Our Lady at the Red Ark of York, pray for us
The theory has been attractively argued that the collect for the Third Sunday After Easter in the Old Calendar (as that Calendar was before, according to Fr Louis Bouyer, it was wrecked by "three maniacs") was originally composed, perhaps by Pope Damasus, during a Papal campaign to get the Lupercalia celebrations in Rome banned. An aristocratic Collegium called the Fratres Luperci, naked but for a thong, ran through the streets of the City slashing with leather whips the outstretched hands of the citizenesses - who hoped thereby to secure fertility. This collect, in such a context, would be expressing the hope that the Roman aristocracy (who had conservative tendencies) will relinquish such pagan residues as incompatible with their Christian Faith.
Even if, however, that rather jolly theory were not true in its details, it does remain very clear, from the early Roman Sacramentaries, that this Collect comes from a Mass-set deeply concerned with the duty of Christians to abstain from going to the Sacrificial Banquets which followed and were an integral part of the worship of pagan deities. Here is another prayer from the same set: "... Deus qui tuae mensae participes a diabolico iubes abstinere convivio, da quaesumus plebi tuae ut gustu mortiferae profanitatis abiecto puris mentibus ad epulas aeternae salutis accedant" [God who dost command the participants at thy table to abstain from the banquet of the Devil, grant we beseech thee to thy people that, rejecting the taste of death-dealing profanity, they may approach with pure minds the banquets of eternal salvation]. The Preface of this Mass-set vividly describes a situation in which true and false Christians are all mixed up in the Church, so that there is risk that the True might weakly slip away, while we must hope that the False and weak will be converted and get their senses back (resipiscientiam).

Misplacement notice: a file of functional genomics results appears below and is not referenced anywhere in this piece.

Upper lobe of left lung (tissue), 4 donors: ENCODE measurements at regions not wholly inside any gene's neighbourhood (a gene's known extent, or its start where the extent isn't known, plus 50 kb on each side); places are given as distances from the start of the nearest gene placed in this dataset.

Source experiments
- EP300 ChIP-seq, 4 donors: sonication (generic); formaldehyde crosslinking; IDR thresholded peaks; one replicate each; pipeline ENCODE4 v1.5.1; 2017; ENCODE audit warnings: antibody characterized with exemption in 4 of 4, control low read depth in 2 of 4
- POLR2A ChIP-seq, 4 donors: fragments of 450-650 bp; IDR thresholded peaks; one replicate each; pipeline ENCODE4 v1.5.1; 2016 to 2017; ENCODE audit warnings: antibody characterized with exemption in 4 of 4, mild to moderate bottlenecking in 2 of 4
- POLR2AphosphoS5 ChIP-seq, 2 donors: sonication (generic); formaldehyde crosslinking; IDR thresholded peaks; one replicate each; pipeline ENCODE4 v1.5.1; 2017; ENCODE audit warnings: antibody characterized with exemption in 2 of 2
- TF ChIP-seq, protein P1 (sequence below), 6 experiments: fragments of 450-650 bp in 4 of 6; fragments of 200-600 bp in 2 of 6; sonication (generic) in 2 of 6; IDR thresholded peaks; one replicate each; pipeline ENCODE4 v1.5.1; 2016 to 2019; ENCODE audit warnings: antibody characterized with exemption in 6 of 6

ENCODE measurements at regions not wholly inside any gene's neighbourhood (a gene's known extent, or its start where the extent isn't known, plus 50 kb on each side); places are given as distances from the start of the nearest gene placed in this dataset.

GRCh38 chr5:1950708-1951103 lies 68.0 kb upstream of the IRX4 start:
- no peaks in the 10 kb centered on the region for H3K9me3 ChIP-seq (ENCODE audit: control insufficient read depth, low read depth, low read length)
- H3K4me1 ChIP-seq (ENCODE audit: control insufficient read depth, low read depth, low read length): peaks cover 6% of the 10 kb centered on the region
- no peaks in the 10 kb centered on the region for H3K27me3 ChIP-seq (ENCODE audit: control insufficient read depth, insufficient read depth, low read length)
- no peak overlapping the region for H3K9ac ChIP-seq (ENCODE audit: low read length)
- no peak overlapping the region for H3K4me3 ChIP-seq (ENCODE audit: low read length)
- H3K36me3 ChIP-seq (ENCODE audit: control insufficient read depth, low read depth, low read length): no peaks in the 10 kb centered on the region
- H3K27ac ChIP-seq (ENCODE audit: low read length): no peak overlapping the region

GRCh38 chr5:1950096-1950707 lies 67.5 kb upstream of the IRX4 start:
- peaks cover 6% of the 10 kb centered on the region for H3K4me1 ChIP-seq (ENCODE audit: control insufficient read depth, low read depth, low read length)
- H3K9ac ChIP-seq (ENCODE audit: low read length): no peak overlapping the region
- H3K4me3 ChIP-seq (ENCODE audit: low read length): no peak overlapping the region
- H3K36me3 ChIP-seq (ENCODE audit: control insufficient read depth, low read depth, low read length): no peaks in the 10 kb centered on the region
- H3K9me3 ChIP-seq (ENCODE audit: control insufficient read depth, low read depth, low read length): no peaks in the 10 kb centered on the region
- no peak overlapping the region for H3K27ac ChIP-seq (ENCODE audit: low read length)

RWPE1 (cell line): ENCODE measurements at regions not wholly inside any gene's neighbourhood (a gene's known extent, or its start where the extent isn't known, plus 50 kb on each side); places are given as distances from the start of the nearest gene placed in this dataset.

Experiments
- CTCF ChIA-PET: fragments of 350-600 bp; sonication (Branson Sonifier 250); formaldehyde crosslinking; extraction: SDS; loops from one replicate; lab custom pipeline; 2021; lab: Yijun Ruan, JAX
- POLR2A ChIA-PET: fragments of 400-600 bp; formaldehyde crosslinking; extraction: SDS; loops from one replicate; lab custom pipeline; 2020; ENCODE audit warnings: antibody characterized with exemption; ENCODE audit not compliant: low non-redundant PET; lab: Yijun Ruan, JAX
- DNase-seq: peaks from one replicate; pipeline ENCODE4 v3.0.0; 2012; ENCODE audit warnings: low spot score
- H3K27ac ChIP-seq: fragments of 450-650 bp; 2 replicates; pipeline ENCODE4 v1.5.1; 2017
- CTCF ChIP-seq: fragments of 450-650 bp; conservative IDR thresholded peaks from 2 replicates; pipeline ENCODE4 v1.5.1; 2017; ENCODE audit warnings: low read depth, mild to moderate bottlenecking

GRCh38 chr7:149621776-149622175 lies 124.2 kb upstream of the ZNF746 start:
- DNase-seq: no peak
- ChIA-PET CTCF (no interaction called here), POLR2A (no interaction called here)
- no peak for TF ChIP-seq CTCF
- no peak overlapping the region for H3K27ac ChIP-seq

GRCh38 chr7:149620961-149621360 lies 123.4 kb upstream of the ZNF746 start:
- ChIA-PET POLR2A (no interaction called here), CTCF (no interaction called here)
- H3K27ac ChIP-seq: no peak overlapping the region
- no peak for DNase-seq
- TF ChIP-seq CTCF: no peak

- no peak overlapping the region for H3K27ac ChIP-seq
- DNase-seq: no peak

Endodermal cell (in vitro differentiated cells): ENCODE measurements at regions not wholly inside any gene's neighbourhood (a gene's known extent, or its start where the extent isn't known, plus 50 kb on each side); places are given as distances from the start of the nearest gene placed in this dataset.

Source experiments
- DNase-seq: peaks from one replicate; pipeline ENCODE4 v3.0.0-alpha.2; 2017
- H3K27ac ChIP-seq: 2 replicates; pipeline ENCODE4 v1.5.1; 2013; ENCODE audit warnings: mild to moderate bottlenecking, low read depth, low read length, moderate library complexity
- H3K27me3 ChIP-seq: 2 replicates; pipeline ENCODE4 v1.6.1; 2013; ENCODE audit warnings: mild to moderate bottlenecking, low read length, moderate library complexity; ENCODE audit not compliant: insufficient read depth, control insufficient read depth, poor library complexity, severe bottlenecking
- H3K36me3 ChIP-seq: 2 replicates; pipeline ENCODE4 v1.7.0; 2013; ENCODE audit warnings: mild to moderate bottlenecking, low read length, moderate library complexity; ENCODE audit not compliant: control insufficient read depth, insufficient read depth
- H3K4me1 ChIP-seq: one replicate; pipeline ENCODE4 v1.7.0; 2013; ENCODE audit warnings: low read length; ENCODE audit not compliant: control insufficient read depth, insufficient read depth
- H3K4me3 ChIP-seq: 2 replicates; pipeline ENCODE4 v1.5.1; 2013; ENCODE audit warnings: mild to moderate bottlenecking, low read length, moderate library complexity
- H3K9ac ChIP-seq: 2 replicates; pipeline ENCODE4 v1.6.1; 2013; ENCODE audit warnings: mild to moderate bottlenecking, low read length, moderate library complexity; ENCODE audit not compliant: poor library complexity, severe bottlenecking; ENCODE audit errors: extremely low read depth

This, of course, is the point S Paul is already making in I Corinthians 10. We all need to be reminded, in our respective cultures, of the risks of conforming to this world, to the Devil, rather than to the very different Way of our Merciful Saviour. The temptation for Greeks and Romans was the stronger because those distinctly tempting Sacrificial Banquets were both religious and social occasions combined.
Our rather good Anglican Patrimonial translation of this collect:
Almighty God, who shewest to them that be in error the light of thy truth, to the intent that they may return into the way of righteousness: grant unto them that are admitted into the fellowship of Christ's religion; that they may eschew those things that are contrary to their profession, and follow all such things as are agreeable to the same.
In the Latin, the word Cranmer rendered as eschew, respuere, really means spit back out.
Spitting ... Yes! The Pontiff who composed this collect is vividly suggesting that the rather decent food provided in Pagan Sacrificial Banquets deserves really to be just spat back out! It is Diabolical! Spitting back out is a Christian duty!
Spitting ... Memories crowd in of all those old notices whereby English town councils tried to preserve genteel ladies from the offensive spitting of the lower orders (somebody ought to start a museum for surviving examples; and for other old favourites like Commit No Nuisance, and Kindly Adjust Your Clothing Before Leaving The Convenience).
But we know from first millennium documentation that part of the papal entourage, as the Pope (on horseback!) made his solemn way through the streets of Rome, was a subdeacon carrying a bowl for the Sovereign Pontiff to expectorate into. What a shame we no longer have Subdeacons (the abolition of which was a 'reform' which Dom Bernard Botte, the main post-conciliar reviser of the Pontifical, regarded as a most unfortunate breach of an ancient tradition which the West shared with the East). One imagines seminary professors needing to instruct ordinands for the Subdiaconate on the best techniques for avoiding inaccurately projected Pontifical Spittle. Dear me, how I do ramble. You really should stop me.
I have never quite been able, when saying this lovely old collect, to get out of my mind an image of Marcus Antonius, who was a lupercus, capering through the streets of Rome generously bestowing welted hands and fertility upon the philoprogenitive womenfolk. Just imagine the look of sniffy disapproval on the face of Octavian. What a shame he won the Battle of Actium. I have never liked the cut of his ... rambling again ...
Here is a limerick offered by that mighty Pontiff, the late Edwin Barnes, First Bishop of Richborough:
There was a young man of Darjeeling
Who got on a 'bus bound for Ealing;
When he saw near the door
"Do not spit on the floor"
He climbed up and he spat on the ceiling.